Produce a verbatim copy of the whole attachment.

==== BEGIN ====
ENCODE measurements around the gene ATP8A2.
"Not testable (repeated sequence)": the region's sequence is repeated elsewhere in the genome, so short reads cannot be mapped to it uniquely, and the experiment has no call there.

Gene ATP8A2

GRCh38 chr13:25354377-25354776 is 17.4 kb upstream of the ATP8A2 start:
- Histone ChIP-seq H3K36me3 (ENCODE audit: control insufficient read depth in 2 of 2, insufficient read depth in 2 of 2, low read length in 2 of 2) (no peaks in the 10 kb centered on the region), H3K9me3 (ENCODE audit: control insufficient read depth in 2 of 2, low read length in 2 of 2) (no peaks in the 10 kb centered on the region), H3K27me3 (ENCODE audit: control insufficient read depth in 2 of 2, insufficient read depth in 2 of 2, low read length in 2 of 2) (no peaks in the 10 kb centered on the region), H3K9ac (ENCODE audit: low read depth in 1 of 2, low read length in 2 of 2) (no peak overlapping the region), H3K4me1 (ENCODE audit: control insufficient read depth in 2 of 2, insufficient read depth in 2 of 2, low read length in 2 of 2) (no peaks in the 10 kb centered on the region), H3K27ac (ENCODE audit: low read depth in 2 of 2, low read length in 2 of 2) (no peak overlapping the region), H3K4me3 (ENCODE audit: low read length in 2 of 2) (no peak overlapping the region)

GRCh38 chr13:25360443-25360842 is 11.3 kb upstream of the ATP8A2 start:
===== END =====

ENCODE measurements around the gene ATP8A2.
"Not testable (repeated sequence)": the region's sequence is repeated elsewhere in the genome, so short reads cannot be mapped to it uniquely, and the experiment has no call there.

Gene ATP8A2

GRCh38 chr13:25354377-25354776 is 17.4 kb upstream of the ATP8A2 start:
- Histone ChIP-seq H3K36me3 (ENCODE audit: control insufficient read depth in 2 of 2, insufficient read depth in 2 of 2, low read length in 2 of 2) (no peaks in the 10 kb centered on the region), H3K9me3 (ENCODE audit: control insufficient read depth in 2 of 2, low read length in 2 of 2) (no peaks in the 10 kb centered on the region), H3K27me3 (ENCODE audit: control insufficient read depth in 2 of 2, insufficient read depth in 2 of 2, low read length in 2 of 2) (no peaks in the 10 kb centered on the region), H3K9ac (ENCODE audit: low read depth in 1 of 2, low read length in 2 of 2) (no peak overlapping the region), H3K4me1 (ENCODE audit: control insufficient read depth in 2 of 2, insufficient read depth in 2 of 2, low read length in 2 of 2) (no peaks in the 10 kb centered on the region), H3K27ac (ENCODE audit: low read depth in 2 of 2, low read length in 2 of 2) (no peak overlapping the region), H3K4me3 (ENCODE audit: low read length in 2 of 2) (no peak overlapping the region)

GRCh38 chr13:25360443-25360842 is 11.3 kb upstream of the ATP8A2 start: